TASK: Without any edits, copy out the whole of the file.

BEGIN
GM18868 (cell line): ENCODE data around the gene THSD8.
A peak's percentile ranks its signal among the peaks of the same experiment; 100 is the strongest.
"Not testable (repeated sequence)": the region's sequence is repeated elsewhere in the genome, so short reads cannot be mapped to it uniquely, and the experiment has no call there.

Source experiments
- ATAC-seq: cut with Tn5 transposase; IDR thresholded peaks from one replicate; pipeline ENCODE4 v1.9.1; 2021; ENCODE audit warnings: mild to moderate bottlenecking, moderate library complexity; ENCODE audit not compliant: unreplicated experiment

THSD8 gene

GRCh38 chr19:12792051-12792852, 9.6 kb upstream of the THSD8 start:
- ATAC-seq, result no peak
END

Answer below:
GM18868 (cell line): ENCODE data around the gene THSD8.
A peak's percentile ranks its signal among the peaks of the same experiment; 100 is the strongest.
"Not testable (repeated sequence)": the region's sequence is repeated elsewhere in the genome, so short reads cannot be mapped to it uniquely, and the experiment has no call there.

Source experiments
- ATAC-seq: cut with Tn5 transposase; IDR thresholded peaks from one replicate; pipeline ENCODE4 v1.9.1; 2021; ENCODE audit warnings: mild to moderate bottlenecking, moderate library complexity; ENCODE audit not compliant: unreplicated experiment

THSD8 gene

GRCh38 chr19:12792051-12792852, 9.6 kb upstream of the THSD8 start:
- ATAC-seq, result no peak